Mika’s Time to Celebrate

The pop musician discusses his new hit album The Origin of Love, remembers being bullied for being gay, and offers advice for people about deciding to come out.



What do you mean? In your childhood or more recently?
In my childhood, in relation to my family and my friends. I experienced a lot of intolerance. I experienced a lot of homophobic bullying. Before I even realized what was happening, I was being bullied for being gay.

That negativity and fear was something that I associated in my childhood with violent aggressive behavior against me, and it hung in a cloud of negativity. It was only once I realized that I had the power to choose and to select who I surrounded myself with, then I was no longer the victim of this enforced intimacy you can often end up with in a classroom environment.

I dealt with the damage done to me and the stigma I had grown up with about my sexuality. I dealt with that by actively choosing to surround myself with people who were open-minded, who accepted me for who I was even though I refused to label myself. They didn’t ask questions or need me to prove anything. So much so that eventually I became so decomplexed about it that I did label myself. That’s what got me to the point in my life where I finally realized: I am happy, I’ve fallen in love, I’ve lost love, I found it again, I have nothing to fear. I’m doing this from a place of joy, and I can come out publicly.

I love how impassioned you just got.
It’s crazy that we can be so proud and yet some can’t. That we live in places where we can choose makes us extremely lucky. Not everyone lives with the luxury of choice, and we have to always remember that.

Has being more open about your orientation informed or affected the new music any differently?
No. It's been the same. My sexuality and my perspective on sexuality has been in every song. If it wasn’t, then perhaps I’d get played more on American radio.

One of my favorite songs on the album is the brilliant breakup anthem “Love You When I’m Drunk.” What pushed you to write this? Who is the bum?
It’s real life. It was written as a message, as a breakup song. It’s complete real life. You know you get to a point where you fall into a crazy crush and there’s something about being in a relationship where there’s always odd passive-aggressive surprises around the corner. Where you say you need to be together the rest of your lives and at the same time — at every opportunity you possibly can — you are trying to destroy each other in the most delicate way.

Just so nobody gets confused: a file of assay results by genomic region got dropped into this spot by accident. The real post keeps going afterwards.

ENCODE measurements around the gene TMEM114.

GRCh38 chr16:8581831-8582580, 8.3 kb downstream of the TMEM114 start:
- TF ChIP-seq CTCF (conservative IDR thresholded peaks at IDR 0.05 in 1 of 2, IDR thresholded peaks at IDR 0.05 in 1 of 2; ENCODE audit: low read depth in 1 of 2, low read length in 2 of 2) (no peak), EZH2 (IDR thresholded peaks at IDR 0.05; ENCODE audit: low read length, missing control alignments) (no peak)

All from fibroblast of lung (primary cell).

It’s the most beautiful kind of destruction, and you have to be very aware of it. Because you can fall into that trap where eventually you’ll say, “I can’t even put my arm around you until I’m pissed [drunk]. This is bad because I’m killing myself and trying to destroy you. I’m outta here and you better save yourself! Run! Run!”

That amazing chorus is very beautifully written and is my favorite moment on the album. I may be a little bit drunk, but I know what Ive got to do / Cause when I get a little more sober I know Ill be over you.
Love that. Don’t drink and text, that’s my advice. Better yet, don’t drink and tweet.

What could go wrong in 140 characters?
A whole lot.

You write songs that mean so much to a lot of people, and for me, “Happy Ending” on your first album was my cry song of 2007. What are songs by other artists you consider emotional or cathartic go-tos for a good cry or laugh?
Yes, for sure. I really lean on “I’ll Follow You Into the Dark” by Death Cab for Cutie. It’s magic. [Ben Gibbard] is magic. Brilliant. He’s got that sunny California thing. I don’t even know if he’s from there, but he’s got that California kind of sound — a contemporary Laurel Canyon kind of thing. The David Hockney of pop music is how I describe him. Also, there’s a song on the new Shins album that I use to get happy in the morning.

What’s next after this album?
A European tour that will take me to Christmas, then I’ll tour Asia and South America.

When does the writing process begin for the next round?
It doesn’t. I put it on hold. I need to be Mr. Hyde for a while. You know, I cannot do both. I find it so hard. I became an interpreter of my own material. Mostly one that curses the writer even though it’s me. It’s a little hard to sing some of these songs.

For more information on Mika, go to MikaSounds.com. (http://www.mikasounds.com/)

Tags: Music